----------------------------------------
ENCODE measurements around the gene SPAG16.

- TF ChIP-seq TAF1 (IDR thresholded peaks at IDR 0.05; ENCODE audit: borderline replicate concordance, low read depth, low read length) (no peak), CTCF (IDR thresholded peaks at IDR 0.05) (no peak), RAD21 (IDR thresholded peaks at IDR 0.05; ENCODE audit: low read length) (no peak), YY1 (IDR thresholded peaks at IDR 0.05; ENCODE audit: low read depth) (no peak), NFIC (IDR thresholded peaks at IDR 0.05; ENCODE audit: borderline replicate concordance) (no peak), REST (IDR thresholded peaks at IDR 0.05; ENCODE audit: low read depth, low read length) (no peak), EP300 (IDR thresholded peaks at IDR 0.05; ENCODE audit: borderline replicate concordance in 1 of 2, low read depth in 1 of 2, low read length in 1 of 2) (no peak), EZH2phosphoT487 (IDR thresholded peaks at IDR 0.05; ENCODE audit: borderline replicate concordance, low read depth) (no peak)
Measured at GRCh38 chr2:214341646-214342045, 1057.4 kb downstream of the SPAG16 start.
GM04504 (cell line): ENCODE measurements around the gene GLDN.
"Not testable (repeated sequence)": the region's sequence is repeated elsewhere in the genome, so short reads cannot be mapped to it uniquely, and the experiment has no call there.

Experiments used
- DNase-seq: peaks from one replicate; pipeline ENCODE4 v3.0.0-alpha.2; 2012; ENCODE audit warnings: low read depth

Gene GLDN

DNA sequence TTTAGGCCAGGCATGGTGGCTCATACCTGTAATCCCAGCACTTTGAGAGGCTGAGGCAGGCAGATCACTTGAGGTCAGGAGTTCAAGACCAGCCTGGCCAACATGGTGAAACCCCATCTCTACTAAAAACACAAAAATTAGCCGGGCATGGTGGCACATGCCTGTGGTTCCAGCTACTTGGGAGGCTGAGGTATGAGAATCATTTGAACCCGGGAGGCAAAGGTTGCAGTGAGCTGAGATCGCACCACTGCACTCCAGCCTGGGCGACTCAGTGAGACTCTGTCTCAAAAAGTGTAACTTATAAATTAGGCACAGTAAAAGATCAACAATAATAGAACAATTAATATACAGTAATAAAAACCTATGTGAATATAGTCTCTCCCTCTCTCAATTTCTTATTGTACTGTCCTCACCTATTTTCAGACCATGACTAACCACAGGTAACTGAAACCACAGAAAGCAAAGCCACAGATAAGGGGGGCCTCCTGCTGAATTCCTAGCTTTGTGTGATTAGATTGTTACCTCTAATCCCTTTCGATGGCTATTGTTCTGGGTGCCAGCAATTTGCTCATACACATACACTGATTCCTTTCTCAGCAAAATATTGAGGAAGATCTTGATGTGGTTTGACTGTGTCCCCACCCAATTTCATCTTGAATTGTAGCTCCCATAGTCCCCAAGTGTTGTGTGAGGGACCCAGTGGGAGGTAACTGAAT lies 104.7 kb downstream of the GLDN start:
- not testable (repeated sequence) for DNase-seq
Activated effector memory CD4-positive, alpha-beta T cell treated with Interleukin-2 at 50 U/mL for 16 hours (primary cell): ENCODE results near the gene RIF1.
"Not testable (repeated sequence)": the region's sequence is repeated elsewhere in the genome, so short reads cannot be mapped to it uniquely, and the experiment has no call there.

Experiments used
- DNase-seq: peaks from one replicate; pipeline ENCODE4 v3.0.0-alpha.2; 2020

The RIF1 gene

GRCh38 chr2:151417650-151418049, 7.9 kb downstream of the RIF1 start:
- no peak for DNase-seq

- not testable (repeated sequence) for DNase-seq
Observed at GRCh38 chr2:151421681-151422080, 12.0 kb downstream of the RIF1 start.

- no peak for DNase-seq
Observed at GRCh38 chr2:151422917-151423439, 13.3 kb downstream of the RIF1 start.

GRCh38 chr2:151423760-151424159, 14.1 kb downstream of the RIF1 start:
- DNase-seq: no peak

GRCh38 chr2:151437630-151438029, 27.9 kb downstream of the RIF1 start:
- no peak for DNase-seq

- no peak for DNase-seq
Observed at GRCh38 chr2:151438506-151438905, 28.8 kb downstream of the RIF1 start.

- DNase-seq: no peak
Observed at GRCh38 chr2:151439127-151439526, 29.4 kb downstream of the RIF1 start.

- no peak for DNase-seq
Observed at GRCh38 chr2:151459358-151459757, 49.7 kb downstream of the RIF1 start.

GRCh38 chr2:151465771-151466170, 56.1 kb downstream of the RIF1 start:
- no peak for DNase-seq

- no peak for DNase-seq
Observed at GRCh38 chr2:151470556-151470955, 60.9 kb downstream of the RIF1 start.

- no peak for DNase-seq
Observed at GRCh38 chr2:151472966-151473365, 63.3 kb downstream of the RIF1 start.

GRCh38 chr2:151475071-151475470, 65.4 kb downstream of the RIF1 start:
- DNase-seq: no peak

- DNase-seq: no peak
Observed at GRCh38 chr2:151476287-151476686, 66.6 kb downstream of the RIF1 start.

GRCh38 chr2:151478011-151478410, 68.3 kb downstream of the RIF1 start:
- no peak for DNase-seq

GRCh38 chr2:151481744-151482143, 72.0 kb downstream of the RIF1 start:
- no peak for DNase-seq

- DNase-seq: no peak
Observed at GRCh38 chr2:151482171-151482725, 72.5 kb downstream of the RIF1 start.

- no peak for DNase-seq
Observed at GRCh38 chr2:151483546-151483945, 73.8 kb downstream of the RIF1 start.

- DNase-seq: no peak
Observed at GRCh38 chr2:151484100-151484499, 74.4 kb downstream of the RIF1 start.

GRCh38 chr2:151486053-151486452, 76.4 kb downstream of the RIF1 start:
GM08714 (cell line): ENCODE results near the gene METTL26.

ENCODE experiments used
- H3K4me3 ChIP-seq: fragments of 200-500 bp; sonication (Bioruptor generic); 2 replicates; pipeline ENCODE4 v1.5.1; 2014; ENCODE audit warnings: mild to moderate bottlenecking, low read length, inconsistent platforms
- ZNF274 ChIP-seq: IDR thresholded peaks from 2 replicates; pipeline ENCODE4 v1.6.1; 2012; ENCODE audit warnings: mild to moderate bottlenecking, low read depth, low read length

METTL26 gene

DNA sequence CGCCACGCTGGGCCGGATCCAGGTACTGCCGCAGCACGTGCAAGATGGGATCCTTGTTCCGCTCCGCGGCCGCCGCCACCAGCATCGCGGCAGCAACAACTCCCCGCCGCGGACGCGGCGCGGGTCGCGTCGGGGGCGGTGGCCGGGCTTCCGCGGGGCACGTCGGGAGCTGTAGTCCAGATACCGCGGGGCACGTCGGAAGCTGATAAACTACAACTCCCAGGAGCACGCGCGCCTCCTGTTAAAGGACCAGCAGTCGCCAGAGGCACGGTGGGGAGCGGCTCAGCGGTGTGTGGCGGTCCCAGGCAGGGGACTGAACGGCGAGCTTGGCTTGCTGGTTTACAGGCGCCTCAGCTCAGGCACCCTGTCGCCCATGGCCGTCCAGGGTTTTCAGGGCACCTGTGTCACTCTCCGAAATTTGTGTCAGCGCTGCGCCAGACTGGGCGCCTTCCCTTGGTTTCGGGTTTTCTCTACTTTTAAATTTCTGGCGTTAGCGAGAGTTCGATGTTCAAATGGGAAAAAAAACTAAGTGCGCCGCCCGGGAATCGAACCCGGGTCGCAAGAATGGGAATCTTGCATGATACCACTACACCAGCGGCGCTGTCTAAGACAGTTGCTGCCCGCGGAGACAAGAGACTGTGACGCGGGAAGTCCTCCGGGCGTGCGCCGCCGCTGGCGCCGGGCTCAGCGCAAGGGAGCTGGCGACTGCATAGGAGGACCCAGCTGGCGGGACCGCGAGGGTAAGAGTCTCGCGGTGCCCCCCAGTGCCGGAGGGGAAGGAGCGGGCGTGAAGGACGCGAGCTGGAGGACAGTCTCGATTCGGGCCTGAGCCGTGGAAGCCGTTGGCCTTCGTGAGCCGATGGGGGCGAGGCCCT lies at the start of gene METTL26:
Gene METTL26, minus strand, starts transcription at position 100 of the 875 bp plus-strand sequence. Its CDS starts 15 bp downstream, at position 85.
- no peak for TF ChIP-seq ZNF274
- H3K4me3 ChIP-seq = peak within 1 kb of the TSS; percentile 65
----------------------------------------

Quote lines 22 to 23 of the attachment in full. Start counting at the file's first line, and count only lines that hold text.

GRCh38 chr2:151423760-151424159, 14.1 kb downstream of the RIF1 start:
- DNase-seq: no peak